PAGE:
Congestion at borders and ports

Sanctions against Russia are also not helping the already growing congestion at the border and in major ports. As a result, all shipments of goods entering and leaving the country are subject to special scrutiny at the border to ensure that all sanctions imposed on the country are complied with. This, in turn, indirectly affects an already disrupted supply chain, creating congestion and making it even slower than before.

The air and land transport sectors are not the only ones indirectly affected by the military conflict between Ukraine and Russia. Russia’s invasion of Ukraine is also damaging world shipping, which accounts for 80% of world trade. Many Russian ships are currently stranded in the world’s oceans and seas, unable to deliver and receive cargo because they are barred from calling at ports in the Americas, England, Canada and many European countries. In addition, the crew on board has to deal with the reluctance of foreign seafarers to help in the event of a shortage of petrol. In recent weeks, the media has repeatedly published videos showing footage of the Russian ship’s crew crying for help, which has been unsuccessful.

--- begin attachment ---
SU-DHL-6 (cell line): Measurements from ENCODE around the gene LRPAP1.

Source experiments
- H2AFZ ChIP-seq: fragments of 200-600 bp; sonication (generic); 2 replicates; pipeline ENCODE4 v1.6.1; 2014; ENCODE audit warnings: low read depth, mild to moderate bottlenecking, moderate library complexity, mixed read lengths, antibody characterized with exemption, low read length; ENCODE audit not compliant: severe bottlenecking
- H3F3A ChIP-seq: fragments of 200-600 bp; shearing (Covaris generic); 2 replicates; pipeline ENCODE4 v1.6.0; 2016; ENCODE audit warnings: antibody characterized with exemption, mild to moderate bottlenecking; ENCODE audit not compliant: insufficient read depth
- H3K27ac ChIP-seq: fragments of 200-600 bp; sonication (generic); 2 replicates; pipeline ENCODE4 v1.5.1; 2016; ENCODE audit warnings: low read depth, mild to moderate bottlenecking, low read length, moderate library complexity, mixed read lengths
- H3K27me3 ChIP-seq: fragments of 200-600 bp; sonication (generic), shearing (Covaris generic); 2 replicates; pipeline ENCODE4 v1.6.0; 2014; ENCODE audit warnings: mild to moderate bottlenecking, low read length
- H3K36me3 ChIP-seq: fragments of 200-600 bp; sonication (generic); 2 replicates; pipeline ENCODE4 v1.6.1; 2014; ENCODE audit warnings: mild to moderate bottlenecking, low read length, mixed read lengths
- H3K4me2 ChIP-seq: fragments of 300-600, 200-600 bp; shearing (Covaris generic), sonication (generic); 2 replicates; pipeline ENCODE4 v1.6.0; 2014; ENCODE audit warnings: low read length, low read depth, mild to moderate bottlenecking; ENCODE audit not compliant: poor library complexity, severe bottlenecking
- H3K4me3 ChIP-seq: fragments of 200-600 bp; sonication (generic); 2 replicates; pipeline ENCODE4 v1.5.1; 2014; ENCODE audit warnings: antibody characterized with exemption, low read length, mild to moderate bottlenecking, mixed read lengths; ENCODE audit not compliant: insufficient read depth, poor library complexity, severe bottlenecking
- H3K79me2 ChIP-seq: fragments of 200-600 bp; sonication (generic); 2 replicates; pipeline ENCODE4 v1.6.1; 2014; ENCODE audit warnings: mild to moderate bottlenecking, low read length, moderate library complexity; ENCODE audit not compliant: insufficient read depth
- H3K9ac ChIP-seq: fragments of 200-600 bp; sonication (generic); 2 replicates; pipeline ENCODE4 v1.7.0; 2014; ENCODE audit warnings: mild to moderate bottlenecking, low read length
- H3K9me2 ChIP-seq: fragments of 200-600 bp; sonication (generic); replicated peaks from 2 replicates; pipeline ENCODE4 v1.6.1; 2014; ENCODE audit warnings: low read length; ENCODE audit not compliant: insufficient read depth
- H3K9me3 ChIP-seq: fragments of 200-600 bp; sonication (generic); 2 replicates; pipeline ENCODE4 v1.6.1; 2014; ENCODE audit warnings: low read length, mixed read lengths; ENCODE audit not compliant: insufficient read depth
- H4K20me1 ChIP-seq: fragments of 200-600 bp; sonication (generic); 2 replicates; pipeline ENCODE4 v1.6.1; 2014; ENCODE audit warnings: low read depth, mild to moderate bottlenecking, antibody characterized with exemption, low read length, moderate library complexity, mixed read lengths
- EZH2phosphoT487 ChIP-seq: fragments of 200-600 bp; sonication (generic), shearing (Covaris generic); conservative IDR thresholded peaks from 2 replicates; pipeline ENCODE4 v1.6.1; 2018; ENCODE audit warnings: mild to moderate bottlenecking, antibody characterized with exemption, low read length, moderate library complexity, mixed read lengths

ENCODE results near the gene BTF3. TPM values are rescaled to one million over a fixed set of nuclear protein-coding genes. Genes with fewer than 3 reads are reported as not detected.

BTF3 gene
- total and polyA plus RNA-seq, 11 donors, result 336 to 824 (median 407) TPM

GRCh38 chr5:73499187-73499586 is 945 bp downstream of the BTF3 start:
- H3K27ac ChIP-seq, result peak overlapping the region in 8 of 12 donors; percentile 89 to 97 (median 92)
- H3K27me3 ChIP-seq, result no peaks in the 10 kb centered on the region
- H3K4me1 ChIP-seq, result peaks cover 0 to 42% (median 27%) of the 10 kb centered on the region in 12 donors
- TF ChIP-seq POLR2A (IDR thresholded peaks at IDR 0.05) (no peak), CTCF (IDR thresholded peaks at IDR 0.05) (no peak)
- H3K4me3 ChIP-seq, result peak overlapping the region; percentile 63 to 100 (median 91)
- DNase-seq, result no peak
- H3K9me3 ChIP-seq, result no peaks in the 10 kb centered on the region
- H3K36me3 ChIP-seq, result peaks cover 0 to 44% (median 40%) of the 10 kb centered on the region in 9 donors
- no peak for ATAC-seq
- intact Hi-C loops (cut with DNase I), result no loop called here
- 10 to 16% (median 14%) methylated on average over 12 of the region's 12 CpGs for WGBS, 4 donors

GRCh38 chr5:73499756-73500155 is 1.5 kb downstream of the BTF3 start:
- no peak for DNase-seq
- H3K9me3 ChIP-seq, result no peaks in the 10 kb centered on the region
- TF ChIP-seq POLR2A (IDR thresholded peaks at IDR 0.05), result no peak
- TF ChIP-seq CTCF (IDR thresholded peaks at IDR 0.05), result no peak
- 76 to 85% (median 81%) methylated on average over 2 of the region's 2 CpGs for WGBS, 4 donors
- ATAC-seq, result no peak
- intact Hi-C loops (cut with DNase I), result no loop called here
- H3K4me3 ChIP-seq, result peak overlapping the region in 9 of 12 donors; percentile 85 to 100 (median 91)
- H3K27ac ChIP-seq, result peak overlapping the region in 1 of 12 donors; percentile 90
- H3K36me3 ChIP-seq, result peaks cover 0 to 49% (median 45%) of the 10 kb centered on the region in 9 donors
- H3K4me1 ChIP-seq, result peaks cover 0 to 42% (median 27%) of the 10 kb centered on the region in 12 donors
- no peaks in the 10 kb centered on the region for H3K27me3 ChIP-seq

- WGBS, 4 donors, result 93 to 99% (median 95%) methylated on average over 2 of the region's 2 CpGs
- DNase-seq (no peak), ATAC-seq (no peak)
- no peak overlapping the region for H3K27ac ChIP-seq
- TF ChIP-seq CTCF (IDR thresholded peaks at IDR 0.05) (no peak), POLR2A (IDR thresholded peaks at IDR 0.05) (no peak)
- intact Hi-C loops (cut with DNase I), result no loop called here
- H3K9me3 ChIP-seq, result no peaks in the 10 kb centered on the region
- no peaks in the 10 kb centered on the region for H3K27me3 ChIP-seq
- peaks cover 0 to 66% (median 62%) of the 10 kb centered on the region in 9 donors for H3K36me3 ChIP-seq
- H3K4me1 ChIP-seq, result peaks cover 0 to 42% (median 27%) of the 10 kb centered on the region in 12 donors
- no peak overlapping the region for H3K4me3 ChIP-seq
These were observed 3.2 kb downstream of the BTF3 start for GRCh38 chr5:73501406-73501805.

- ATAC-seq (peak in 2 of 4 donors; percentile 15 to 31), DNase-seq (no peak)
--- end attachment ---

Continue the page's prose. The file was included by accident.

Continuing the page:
Security risk

The war in Ukraine has also increased the security risks for logistics and freight workers. Although most logistics companies have stopped delivering goods to Russia and Ukraine, including Maersk, CMA CGM and Hapag-Lloyd, some 140 merchant ships from other countries are currently trapped in Ukrainian ports, risking being left without food or drinking water. There have been several reports in the media about the shooting of ships and the death of crew members. For example, on March 3, an Estonian-owned cargo ship with a crew of six, including two representatives of Russia and four representatives of Ukraine, sank off the port of Odessa. Three other merchant ships were sunk in the Black Sea; one of these attacks killed a Bangladeshi crew member. Undoubtedly, the security risk in the shipping industry is now higher than ever, and events are pushing up insurance prices, urging carriers to impose a ‘war risk surcharge’ and puts people in the shipping industry in fear for their lives.

All the above factors lead to the same conclusion: no matter how much we want to send Russian freight and logistics companies to hell because of their political position, we must understand that their absence from the market makes it difficult for the entire industry to function effectively. So let us hope for an early end to the war and a faster recovery of the industry, which will benefit everyone.

Author: Roland Peterson, logistics expert

Image: www.pexels.com